By now everyone will know that this film is a new and second generation addition to the Rocky franchise, which is big shoes to fill for lead actor Michael B. Jordan but is helped by his supporting Actor and Rocky Balboa himself Sylvester Stallone. Adonis Johnson (Jordan) never knew his father Apollo Creed but when he decides to take on fighting full time and enlists the help of Rocky (Stallone), he’s forced to acknowledge his father’s legacy, while trying to build one of his own.
Jordan will be familiar for his roles in Fantastic Four, Fruitvale Station (also directed by Ryan Coogler), That Awkward Moment or his breakout film Chronicle, but he hasn’t quite established himself as a fixture of young Hollywood just yet, which is exactly what this film had the potential to do. The problem with Jordan’s performance is he spends most of the film trying too hard, and coming off sulky and brooding, he has his moments but in what could have been a monumental film due to the franchise basis, it doesn’t quite hit the right note. Jordan has the right fit and look for this film but ultimately doesn’t pull it off with his slightly off point performance. Stallone on the other hand has been revered for his performance, getting a standing ovation for his Golden Globe win and then winning again at the Critics Choice Awards, personally I can see why but at the same time I believe it’s one performance as a culmination of a life’s work, it is not one unbelievable performance, simply a satisfying change of roles from star to trainer which I can say definitely is not worth an Oscar. The surprise for me was Phylicia Rashad and the small amount of screen time that she receives as Adonis’ step-mother, Mary Anne, which given more of a central role she could have easily been in line for some supporting actress nominations and possibly wins.
I’d also say that though I do like Tessa Thompson as Bianca because there’s a little more to her than your usual average protagonist’s girlfriend but as the film goes on she seems to turn into the cliche rather than holding her own, becoming just one of the support staff for the main star, a cheerleader of sorts, which is a shame as it would have been interesting to know more about her character, to strengthen the story. Also if films could please not get into the habit of using pro fighters as actors, Tony Bellew may be a fan favourite and a plus for fighting fans watching the film, but he is an awful actor. Having all the realistic boxing scenes in the world does not make up for having an unworthy actor taking a role in a film like this, unless he’s restricted to only appear in scenes in the ring, which sadly he wasn’t in this instance, but it does show you exactly what audience this film is aiming at, and that is not everyone.
Director Ryan Coogler found himself at the head of a Rocky film and it being only his second feature, which was a risky choice and I’m not sure it pays off. The script for this film is definitely lacking in depth, it is attempted but there feels like a fairly minimal connection between the principal actors which is worsened by the lack of good material for dialogue. It doesn’t have that feel you get from a really great sports film, the team spirit and integral inspiration and motivation are slightly missing; too little time is spent on why Adonis wants to fight, some brief footage of juvenile detention and the knowledge of his parents premature deaths but that’s the sum of effort into building his story. It’s a sincere lack of foundation to build a story on, when the story itself is of a decent caliber but joint with an imperfect performance, makes this film miss its mark. His direction style may be called flashy by some, but it lacks focus and his take on the famous training montage was simply not well enough put together, which is what should have been an important turning point.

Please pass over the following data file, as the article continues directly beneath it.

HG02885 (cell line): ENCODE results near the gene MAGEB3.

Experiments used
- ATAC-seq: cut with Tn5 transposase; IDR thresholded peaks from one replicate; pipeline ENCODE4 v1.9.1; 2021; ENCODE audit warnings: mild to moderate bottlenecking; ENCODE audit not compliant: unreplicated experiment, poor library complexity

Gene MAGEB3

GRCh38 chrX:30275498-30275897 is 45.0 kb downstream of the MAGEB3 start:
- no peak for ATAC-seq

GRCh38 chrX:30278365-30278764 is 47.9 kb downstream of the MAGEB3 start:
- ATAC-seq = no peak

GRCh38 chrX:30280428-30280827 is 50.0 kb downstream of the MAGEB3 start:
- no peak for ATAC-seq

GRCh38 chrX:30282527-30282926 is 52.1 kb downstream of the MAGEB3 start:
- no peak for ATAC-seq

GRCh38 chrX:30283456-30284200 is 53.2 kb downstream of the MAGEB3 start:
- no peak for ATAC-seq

It’s quite possible that part of the disappointment for this film can come from the all-spoiling device these days that is hype, hearing such great things about a film before you actually see it can be a kiss of death and simply cause it to be a let down. Nonetheless, the other aspect is the actual downfalls of the film, it is far from the best that it could be but it’s also not the worst Rocky film out there. With more experience and work both Jordan and Coogler will both do great things, the former whose next project is currently unknown at time of writing and the latter tackling the Black Panther installment for Marvel. The film does its best and does honour the Rocky legacy but as a stand alone film it leaves a lot to desired.
(Side note: Another irritating factor is the lack of attention to detail claiming you could fit 100,000 people into Everton’s stadium, not even close with a 40,000 capacity but assumedly they don’t think any audience member would question that)
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